Monday, January 22, 2007
Bob Weinstein's "Tech Watch" (printed in Monday Washington Times "Recruitment Times") column today as "Big Brother Is Watching You."
In fact, when I worked as a site rep for Univac in 1972 at Public Service Gas and Electric in downtown Newark, NJ, I wrote a utility to monitor the system log files and report on each employee's use of every system facility. In olden days, employers actually worried about how many compiles it took a programmer to get a program working (when we had punch cards and one-day turnarounds -- although even then Univac had good terminals for programmers).
Of course, today the term refers to monitoring employees email and Internet access for inappropriate personal use. In the early 1980s, when I worked for Chilton in Dallas, TX, the company warned us early that it audited our accounts for personal use on the Ahmdahl mainframe (at the time, personal computers at home were just coming into wide use -- I bought a TRS-80 in 1981). Even school homework was forbidden. "I you use company resources for any personal purpose at all, you will be terminated," a memo warned.
As Weinstein writes today, the biggest security threat for companies could be employees' visiting dangerous sites and inadvertently loading new malware on their work computers. It gets more complicated when you take a laptop home, but people have been fired when workers' kids have used company laptops without the parents' knowledge. It's even more complicated when you use your own computer (more common as people work at home as contract customer service agents for companies like Alpine).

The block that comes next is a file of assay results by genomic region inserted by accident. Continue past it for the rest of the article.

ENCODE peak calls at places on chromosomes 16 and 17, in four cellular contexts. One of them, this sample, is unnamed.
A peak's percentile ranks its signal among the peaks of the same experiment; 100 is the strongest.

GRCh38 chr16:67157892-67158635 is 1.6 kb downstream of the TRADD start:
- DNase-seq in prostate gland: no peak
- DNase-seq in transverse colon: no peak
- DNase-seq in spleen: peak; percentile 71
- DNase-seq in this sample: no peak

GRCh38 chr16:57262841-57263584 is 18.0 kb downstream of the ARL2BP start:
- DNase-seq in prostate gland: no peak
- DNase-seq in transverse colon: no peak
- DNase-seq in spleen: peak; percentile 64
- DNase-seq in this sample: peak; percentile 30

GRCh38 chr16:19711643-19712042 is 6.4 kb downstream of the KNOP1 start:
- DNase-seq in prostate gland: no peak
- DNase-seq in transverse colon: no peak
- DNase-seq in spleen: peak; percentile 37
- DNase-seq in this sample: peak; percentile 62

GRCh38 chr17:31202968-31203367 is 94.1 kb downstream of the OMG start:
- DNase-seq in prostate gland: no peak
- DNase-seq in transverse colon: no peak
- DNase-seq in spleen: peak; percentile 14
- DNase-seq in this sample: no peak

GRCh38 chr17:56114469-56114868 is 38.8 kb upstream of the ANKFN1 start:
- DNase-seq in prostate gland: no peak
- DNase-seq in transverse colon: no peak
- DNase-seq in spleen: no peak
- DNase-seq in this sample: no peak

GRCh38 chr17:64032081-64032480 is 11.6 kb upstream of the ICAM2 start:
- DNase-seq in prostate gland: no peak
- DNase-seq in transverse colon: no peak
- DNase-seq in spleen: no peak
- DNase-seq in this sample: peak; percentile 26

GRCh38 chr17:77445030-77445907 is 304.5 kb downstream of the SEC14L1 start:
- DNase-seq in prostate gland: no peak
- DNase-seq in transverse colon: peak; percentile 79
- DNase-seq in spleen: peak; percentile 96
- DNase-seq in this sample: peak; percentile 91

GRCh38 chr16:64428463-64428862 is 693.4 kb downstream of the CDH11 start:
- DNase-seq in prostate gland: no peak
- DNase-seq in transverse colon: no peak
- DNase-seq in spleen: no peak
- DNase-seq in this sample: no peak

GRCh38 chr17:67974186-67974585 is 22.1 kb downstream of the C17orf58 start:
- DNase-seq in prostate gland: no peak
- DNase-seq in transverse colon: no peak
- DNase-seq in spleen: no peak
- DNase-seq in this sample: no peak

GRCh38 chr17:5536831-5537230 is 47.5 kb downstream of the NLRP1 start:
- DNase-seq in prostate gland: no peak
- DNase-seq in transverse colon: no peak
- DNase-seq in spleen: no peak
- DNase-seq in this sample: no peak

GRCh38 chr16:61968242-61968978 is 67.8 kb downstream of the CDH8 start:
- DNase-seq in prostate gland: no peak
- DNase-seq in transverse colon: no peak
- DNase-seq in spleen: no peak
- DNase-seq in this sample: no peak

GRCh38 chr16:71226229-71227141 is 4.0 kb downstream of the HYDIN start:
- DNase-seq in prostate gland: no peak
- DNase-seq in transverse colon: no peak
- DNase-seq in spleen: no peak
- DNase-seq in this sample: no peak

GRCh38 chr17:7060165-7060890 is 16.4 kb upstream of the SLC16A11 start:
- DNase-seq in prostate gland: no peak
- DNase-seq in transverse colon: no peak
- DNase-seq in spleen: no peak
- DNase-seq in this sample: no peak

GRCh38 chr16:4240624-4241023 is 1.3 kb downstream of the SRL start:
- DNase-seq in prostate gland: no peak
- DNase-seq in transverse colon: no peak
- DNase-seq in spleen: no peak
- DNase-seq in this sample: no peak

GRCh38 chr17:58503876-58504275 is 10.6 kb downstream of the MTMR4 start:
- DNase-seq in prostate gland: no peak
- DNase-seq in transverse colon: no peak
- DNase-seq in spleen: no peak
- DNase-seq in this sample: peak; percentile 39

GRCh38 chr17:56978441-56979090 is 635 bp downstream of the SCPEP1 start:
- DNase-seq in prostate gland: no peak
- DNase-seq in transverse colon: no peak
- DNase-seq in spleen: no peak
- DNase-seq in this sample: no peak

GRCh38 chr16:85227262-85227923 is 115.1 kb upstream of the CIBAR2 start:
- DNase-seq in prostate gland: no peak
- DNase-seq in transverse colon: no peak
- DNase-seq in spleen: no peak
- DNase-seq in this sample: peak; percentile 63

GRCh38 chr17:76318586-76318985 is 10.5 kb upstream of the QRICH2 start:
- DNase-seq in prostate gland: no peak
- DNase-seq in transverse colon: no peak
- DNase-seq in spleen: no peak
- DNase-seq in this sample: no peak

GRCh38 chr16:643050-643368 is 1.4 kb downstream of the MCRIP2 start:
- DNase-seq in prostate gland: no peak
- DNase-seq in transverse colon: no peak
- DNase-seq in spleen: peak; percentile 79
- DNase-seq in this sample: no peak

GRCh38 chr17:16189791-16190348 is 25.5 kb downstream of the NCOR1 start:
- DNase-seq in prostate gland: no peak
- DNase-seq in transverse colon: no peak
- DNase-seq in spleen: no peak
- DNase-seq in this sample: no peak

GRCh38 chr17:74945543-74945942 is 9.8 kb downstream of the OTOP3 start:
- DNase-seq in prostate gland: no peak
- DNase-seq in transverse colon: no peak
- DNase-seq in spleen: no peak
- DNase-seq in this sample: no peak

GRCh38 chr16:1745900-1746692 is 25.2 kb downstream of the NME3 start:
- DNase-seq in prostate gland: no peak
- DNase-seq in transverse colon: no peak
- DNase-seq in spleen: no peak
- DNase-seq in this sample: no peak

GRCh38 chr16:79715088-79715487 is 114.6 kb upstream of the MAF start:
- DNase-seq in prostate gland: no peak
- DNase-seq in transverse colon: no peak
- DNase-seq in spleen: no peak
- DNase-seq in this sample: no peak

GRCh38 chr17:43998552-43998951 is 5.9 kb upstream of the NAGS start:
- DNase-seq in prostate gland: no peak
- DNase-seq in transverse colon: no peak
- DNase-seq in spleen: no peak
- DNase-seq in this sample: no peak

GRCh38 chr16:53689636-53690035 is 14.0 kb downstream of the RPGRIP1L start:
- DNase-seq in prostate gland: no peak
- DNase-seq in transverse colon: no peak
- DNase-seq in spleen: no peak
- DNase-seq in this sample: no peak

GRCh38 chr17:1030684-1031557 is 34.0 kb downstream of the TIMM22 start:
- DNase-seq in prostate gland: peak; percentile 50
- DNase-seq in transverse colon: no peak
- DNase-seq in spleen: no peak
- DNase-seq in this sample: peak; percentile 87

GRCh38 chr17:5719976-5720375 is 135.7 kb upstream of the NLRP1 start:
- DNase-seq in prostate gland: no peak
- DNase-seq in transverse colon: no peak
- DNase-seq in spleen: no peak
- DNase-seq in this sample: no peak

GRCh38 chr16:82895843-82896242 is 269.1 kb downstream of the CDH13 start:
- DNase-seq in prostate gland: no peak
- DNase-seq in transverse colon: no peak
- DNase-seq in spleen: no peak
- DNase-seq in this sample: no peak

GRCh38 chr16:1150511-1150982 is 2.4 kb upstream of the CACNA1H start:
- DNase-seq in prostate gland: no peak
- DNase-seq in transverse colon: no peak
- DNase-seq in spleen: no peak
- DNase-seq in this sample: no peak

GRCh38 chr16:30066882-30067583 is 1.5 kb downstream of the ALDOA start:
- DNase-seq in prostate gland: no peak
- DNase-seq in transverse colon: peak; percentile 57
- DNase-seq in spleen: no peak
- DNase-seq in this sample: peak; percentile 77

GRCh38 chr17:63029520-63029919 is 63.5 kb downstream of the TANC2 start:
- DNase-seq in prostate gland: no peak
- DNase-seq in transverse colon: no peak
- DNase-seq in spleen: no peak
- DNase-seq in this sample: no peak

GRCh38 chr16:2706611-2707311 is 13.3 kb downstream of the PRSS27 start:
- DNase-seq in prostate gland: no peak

Some companies solve the problem by limiting the kinds of access possible. When I worked for a debt collector in 2003, we dialed in to a Unix or VAX application and gave an IP address, but the network had no access to the Internet. Pretty safe.
Of course, the modern problem, already written about in previous blog entries, is the reputation incurred by employees with their own blogs or social networking profiles -- and the possibilities that these could indavertently compromise an employer's confidential information.
All of this needs to be kept in perspective. And it is a lot.
Sunday, January 21, 2007
A UNION is a function that combines the results of two or more SELECTS with all columns and all rows encountered. To prevent a misleading result, it is a good idea to use the AS clause. For example, a UNION of a SELECT from an inventory table and a back-order table could imply that parts are on hand when they are not, when the same column (quantity) appears in both tables, unless you rename one of these with an AS.
Many people code INNER JOINs with implicit syntax (coding the actual rule) but it is better to code with an explicit syntax (INNER JOIN ... ON). Professional coding standards regard INNER JOINS as easier to read. Qualified names can be used with joins.
OUTER JOINS may be full or left or right. A right join can be changed to a left by switching the statement order.
Outer joins are used when it is desirable to keep unmathched rows in a result. For example, a substitute teacher system might want to show inactive or expired subs (those who have accepted no assignments within the reporting period) for investigatory purposes. Call the Full Outer Join a "background investigation." The VALUE or COALESCE function can return a perdetermined string for a null value.